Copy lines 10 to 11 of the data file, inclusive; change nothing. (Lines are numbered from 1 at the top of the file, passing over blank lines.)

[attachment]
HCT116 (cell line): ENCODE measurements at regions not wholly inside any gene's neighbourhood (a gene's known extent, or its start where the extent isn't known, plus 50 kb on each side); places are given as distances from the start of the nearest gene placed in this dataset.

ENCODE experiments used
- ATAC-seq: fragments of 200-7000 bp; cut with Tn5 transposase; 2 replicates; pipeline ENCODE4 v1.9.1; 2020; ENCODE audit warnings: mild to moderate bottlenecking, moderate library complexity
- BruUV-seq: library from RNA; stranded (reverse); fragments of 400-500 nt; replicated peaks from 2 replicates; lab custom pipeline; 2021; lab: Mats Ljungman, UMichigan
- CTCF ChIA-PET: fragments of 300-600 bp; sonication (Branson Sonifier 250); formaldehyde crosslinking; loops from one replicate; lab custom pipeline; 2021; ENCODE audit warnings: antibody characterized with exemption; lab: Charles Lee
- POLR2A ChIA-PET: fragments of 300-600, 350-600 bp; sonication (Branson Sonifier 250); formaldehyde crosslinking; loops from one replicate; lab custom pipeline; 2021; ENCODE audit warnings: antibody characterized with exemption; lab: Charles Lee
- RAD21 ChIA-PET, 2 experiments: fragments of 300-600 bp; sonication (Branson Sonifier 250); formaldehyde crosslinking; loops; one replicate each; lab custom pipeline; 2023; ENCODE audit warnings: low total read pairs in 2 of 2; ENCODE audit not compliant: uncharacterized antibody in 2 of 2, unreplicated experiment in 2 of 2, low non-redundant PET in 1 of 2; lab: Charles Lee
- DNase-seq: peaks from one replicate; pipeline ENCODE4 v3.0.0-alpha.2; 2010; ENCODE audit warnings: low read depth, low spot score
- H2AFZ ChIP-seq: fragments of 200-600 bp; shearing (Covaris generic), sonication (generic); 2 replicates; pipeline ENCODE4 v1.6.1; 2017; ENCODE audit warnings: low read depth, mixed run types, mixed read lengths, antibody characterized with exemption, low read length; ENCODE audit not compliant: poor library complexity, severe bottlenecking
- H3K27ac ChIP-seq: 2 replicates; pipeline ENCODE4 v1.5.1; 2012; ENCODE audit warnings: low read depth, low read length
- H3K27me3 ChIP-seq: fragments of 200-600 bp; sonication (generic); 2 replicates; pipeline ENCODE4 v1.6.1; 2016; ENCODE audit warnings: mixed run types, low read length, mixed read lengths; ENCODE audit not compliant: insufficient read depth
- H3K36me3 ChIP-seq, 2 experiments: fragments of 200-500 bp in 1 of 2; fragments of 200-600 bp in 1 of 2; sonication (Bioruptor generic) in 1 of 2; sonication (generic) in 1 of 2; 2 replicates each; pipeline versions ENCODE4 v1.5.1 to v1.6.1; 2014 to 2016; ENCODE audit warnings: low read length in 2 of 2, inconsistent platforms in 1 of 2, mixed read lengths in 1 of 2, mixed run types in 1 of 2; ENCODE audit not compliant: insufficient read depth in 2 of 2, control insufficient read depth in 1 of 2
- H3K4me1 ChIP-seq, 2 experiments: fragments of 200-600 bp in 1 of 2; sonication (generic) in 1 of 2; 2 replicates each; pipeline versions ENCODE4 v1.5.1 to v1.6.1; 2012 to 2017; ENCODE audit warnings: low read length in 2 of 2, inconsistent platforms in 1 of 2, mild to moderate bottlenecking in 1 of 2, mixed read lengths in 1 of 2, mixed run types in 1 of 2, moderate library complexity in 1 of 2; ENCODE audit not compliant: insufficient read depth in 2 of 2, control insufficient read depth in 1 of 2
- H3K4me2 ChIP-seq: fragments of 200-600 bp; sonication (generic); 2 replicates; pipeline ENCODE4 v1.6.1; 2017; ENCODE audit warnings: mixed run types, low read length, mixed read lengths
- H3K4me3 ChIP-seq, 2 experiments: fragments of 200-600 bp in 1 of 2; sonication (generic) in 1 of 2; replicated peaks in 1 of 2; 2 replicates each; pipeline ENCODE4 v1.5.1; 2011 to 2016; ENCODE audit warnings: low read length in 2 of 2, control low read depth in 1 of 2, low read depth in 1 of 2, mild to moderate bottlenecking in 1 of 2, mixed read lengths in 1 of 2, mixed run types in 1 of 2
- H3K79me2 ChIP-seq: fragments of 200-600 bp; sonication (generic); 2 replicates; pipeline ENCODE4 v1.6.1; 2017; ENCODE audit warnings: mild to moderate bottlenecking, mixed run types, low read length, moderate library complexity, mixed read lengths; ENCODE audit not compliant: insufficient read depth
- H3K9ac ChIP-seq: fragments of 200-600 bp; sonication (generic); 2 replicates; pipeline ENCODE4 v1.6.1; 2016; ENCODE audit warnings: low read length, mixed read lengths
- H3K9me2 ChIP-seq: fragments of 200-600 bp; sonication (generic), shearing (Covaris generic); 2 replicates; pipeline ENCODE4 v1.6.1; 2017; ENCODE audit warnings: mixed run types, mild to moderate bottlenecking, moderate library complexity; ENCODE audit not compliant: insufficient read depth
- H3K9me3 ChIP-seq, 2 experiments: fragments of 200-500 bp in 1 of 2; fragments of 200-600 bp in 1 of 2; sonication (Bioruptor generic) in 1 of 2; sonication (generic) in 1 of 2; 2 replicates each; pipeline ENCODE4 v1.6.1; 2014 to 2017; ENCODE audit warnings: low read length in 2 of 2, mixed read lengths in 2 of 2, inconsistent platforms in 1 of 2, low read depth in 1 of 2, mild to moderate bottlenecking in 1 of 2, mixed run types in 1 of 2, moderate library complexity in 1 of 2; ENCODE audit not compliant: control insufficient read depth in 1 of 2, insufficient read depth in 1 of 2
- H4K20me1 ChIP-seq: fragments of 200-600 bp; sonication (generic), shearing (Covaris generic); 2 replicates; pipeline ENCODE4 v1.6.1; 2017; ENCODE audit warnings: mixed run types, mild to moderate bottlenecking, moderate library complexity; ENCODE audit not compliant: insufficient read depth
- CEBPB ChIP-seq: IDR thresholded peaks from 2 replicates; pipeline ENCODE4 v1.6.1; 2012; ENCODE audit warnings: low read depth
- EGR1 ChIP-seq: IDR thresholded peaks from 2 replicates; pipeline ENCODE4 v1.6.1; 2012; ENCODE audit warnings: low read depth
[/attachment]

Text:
- H3K27ac ChIP-seq: 2 replicates; pipeline ENCODE4 v1.5.1; 2012; ENCODE audit warnings: low read depth, low read length
- H3K27me3 ChIP-seq: fragments of 200-600 bp; sonication (generic); 2 replicates; pipeline ENCODE4 v1.6.1; 2016; ENCODE audit warnings: mixed run types, low read length, mixed read lengths; ENCODE audit not compliant: insufficient read depth